Quiet appliances: Why they could be your kitchen saviour

Belling Farmhouse quiet appliances

Imagine the scene – you’re sitting around the table with friends, chatting away after a nice dinner… and suddenly the dishwasher interrupts the nice atmosphere. Or you’re cooking and trying to chat to the kids and the extractor is so loud you can barely hear yourself think.

Awkward, right? And not very comfortable, either.

Luckily, there is plenty of quiet appliances for the kitchen these days, from washing machines and dishwashers to extractors and microwaves – not to forget food processors, kettles and other smaller designs.

But what does it mean for an appliance to be quiet?

Well, Poppy Szkiler, founder and chief executive officer at Quiet Mark – a certification programme testing just that, across 70 product categories – says it’s about more than just the decibel (dB).

The Novy UP Power four-zone 88cm vented downdraft induction hob, £3199, has five separate configurations and
two advanced domino induction hobs on either side of a central ventilation tower. The extraction unit rises to a height of 10cm with a maximum free flow rate of 750 cubic m/h. It is as quiet as 43dB, with a maximum noise level of 62dB.

“Two appliances could have the same decibel level, but one could have an annoying rattle,” she told my colleague Sally Smith.

“So we would exclude this rough-sounding design.”

If you’re looking to keep it all hush, a model with a noise level of below 50dB would help. That’s a bit louder than a library (45dB), but quieter than a normal conversation, which is around 60dB.

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Miele‘s WER865 WPS 9kg-capacity washing machine, £1699, is compatible with the @mobile app and features an AddLoad option and 49-minute QuickPowerWash programme. When running a spin cycle, it reaches a maximum noise level of 68dB.

For reference (because some of us do come from families where ‘normal conversations’ can be quite loud), the noise level of a toilet flushing is between 75 and 85dB.

But there are some appliances that are so quiet they operate at 38dB, which is virtually silent.

Of course, some designs simply can’t reach that. Think of a spin cycle, for example, which will reach up to 72dB if you have a quiet washing machine. So if you can, put your laundry appliances behind doors, so you can physically shut out the sound.

Quiet functions to look out for

Many quiet appliances feature high-tech components to help them reduce noise. Bosch’s EcoSilence dishwashers, for example, have a brushless mechanism which reduces the friction noise – so you can run it at night without disturbing your sleep.

The HFP 5041 WLG X UK freestanding dishwasher with Active Dry, £549, from Hotpoint has capacity for up to 13 place settings, created with a flexible storage system to secure pans vertically.  Plus there’s a ‘delay wash’ programme for up to 24 hours. It runs at a minimum sound level of 40dB.

And hobs and extractors with Wifi connectivity make it easier to set the fan to exactly the right extraction rate, so you’re not blasting it at full speed if you don’t actually need to.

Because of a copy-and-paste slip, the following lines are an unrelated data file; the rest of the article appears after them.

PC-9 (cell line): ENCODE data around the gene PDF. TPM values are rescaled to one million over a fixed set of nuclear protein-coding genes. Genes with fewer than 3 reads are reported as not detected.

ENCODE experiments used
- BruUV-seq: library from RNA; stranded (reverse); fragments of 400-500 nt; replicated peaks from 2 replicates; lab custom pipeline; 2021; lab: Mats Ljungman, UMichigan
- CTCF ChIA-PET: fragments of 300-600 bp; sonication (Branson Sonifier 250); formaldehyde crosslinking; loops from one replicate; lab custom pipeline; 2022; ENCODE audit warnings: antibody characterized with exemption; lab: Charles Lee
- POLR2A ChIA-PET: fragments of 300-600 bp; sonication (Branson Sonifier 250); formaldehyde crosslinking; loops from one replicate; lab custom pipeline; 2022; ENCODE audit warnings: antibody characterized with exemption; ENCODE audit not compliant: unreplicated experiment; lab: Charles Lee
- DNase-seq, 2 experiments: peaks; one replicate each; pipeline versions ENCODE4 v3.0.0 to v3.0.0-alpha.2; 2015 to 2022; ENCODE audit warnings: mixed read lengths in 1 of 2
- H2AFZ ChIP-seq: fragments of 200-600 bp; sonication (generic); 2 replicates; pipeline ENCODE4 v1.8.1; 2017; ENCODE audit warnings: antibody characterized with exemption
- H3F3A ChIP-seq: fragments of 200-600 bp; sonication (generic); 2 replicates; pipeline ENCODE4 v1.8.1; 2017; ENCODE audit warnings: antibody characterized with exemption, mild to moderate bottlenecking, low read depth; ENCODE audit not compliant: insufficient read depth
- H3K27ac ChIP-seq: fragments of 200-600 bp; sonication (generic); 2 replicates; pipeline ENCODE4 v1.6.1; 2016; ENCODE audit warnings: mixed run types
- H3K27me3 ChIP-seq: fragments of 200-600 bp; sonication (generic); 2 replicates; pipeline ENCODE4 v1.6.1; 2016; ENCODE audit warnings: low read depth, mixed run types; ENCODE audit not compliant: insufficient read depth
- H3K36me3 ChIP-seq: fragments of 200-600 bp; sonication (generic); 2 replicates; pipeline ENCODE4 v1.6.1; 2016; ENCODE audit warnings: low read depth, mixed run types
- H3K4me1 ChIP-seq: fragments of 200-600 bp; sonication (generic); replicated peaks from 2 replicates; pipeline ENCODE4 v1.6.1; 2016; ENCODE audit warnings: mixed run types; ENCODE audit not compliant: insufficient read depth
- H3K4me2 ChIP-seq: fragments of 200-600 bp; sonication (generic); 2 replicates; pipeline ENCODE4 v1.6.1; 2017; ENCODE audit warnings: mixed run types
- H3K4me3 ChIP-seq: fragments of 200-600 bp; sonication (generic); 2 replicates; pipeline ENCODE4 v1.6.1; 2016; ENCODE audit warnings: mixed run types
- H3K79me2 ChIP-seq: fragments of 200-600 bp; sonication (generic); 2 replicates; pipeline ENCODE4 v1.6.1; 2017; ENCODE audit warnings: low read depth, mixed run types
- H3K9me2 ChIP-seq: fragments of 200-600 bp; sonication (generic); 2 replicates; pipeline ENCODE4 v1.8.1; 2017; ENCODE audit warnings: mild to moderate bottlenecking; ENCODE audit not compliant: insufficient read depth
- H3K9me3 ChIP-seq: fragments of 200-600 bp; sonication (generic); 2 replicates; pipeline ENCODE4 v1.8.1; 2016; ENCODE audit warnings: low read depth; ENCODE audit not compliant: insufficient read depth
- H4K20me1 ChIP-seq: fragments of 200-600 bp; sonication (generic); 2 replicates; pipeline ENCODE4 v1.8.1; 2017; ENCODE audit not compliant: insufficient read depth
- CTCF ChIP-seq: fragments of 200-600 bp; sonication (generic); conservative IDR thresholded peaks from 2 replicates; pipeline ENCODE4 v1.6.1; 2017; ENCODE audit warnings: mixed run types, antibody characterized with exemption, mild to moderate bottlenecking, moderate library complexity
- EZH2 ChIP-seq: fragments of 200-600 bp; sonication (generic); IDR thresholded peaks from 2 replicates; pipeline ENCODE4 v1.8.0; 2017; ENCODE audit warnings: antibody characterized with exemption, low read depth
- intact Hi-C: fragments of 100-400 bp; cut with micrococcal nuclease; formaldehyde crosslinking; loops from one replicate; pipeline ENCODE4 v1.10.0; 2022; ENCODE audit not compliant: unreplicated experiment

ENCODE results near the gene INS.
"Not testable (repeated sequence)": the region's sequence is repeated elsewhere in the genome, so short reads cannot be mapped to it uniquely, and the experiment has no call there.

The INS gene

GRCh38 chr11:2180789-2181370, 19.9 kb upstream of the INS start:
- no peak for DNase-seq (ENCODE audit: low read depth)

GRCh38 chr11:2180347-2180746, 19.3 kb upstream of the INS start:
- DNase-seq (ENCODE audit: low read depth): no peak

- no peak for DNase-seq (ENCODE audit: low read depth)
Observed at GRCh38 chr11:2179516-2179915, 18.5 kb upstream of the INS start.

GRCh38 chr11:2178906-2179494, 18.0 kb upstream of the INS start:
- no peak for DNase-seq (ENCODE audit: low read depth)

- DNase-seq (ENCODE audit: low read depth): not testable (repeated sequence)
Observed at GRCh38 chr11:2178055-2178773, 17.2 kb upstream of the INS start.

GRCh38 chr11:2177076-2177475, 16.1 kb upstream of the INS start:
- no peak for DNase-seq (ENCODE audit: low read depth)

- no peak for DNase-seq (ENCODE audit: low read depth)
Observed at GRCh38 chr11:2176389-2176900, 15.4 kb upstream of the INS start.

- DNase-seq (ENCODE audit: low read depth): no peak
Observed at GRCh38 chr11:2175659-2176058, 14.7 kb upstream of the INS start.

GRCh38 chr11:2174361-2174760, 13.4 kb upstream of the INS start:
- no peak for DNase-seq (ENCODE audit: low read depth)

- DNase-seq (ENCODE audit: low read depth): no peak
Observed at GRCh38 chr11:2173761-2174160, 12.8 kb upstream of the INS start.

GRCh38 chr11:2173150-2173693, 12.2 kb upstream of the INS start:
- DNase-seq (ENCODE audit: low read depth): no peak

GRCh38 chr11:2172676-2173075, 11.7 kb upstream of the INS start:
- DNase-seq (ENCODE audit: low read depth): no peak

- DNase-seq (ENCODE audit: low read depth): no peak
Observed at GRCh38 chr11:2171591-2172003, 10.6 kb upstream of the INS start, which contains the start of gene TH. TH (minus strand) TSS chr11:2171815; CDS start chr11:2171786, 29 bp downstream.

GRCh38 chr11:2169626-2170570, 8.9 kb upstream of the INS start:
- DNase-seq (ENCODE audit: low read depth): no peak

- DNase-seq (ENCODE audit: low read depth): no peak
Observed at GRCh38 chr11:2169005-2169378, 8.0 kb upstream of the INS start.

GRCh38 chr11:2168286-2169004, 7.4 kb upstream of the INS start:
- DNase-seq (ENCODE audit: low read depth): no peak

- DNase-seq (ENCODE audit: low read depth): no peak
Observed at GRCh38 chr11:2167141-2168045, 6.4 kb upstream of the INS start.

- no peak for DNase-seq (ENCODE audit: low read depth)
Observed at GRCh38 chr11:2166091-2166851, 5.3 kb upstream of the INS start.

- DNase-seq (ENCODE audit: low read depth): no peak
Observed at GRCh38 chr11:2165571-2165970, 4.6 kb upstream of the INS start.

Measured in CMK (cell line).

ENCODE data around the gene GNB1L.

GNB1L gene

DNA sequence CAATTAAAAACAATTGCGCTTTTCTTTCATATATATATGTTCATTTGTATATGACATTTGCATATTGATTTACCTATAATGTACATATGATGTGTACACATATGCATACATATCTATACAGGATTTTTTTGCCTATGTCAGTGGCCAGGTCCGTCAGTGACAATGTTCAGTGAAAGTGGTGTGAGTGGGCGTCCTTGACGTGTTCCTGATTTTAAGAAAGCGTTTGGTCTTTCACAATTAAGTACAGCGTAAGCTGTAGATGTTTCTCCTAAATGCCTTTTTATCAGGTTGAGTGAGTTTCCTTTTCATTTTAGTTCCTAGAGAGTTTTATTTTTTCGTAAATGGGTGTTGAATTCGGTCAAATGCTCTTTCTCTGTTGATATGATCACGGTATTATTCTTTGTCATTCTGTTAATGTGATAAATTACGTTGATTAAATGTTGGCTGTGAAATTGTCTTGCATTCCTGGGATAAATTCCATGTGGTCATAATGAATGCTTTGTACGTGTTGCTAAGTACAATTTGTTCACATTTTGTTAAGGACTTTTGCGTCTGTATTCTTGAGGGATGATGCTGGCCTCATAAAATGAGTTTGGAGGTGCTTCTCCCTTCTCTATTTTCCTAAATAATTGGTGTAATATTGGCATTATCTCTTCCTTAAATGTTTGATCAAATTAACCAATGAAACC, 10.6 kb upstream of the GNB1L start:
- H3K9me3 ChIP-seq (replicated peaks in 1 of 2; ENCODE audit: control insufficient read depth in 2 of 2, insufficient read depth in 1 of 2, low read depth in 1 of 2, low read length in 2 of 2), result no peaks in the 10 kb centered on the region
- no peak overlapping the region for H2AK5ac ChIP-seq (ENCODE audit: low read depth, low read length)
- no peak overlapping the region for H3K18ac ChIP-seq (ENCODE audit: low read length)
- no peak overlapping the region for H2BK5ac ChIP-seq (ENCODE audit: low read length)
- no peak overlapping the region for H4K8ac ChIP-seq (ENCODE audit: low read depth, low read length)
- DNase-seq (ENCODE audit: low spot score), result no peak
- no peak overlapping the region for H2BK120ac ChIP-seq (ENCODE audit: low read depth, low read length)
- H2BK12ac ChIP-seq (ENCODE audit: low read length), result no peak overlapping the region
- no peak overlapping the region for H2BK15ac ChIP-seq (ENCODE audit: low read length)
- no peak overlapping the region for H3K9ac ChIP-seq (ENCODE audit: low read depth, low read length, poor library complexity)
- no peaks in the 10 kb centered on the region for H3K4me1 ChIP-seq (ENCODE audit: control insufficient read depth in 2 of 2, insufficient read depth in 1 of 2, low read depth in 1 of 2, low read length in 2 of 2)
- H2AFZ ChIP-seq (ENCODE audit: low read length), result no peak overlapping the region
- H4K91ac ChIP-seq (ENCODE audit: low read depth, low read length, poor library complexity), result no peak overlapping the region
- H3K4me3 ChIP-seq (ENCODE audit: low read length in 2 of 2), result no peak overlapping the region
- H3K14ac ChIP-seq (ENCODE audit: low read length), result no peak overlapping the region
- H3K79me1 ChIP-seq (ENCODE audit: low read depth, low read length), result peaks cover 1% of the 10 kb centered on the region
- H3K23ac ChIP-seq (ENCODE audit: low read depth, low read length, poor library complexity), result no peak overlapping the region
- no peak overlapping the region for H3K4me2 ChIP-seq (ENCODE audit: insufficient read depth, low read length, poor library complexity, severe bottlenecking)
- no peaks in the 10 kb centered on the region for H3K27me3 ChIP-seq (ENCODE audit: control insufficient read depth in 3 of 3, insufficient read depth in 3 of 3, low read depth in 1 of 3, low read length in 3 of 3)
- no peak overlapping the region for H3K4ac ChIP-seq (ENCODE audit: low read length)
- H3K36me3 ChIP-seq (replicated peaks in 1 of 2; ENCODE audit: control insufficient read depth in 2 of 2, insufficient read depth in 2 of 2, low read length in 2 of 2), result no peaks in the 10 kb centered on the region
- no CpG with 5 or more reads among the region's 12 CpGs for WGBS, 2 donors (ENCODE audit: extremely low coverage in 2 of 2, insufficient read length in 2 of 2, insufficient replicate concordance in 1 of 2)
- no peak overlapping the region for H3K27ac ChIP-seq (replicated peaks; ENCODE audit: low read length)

In fact, some of these appliances are so clever that they can even adjust the setting all on their own.

And while washing machines and tumble dryers will forever be among noisier kit, they are now built with digital inverters and induction motors. These offer greater stability and help produce less vibration and movement – which in turn limits any rattling.

Magimix‘s 5200 XL food processor, priced £350 to £370, has a commercial-grade induction motor that automatically adjusts the power depending on what’s in the bowl. It can grate up to 1.4kg of vegetables in one go and runs at 76dB.

How to buy quiet appliances

When setting out to pick a new piece of kit, look out for the Quiet Mark sticker. There are now more than 1000 products carrying it.

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Also look at every appliance’s decibel level – both the minimum and the maximum – and compare the two. This will be specified on the energy label, which is found on every product.

Fisher & Paykel‘s double DishDrawer DD60DDFHB9, £1460, comes in black or the shown stainless steel. It has 15 wash programmes and an eco option to minimise water and energy usage. Each drawer holds a half load for small, fast dishwashing. Its noise level only reaches 45dB.

How to keep the noise down

Taking care of your quiet appliances is key to keeping noise levels down. Regularly descale machines and clear out many filters, which will take the strain off motors and avoid rattles and splutters.

If your washing machine is particularly loud on the spin cycle, it might just be unbalanced – and the fix is simple: adjust the feet to make sure it’s stable, and peace should be restored.

When you notice noise it’s often the moving parts at fault, so make sure there is at least a five-year warranty on all moving parts.

Dualit kettle quiet appliances
The Dualit Classic kettle, £145.99, features a replaceable 3kW element for a quick boil time and is available in six finishes, including polished stainless steel as shown. Its indicators range from one cup to 1.7 litres, so you can only boil the amount of water you actually need.

How much will my quiet appliances cost?

The more technology improves, the more affordable models will come onto the market. A super-quiet kettle currently costs you around £150, while you can expect to pay around £1500 for a low-noise washing machine.

Featured image: The Belling Farmhouse 90cm extractor hood, £349, comes in red, black and Champagne (shown) with three fan speeds and 512cubic m/hr max extraction. Its aluminium grease filters are washable, plus it has two LED multi spot lights. 

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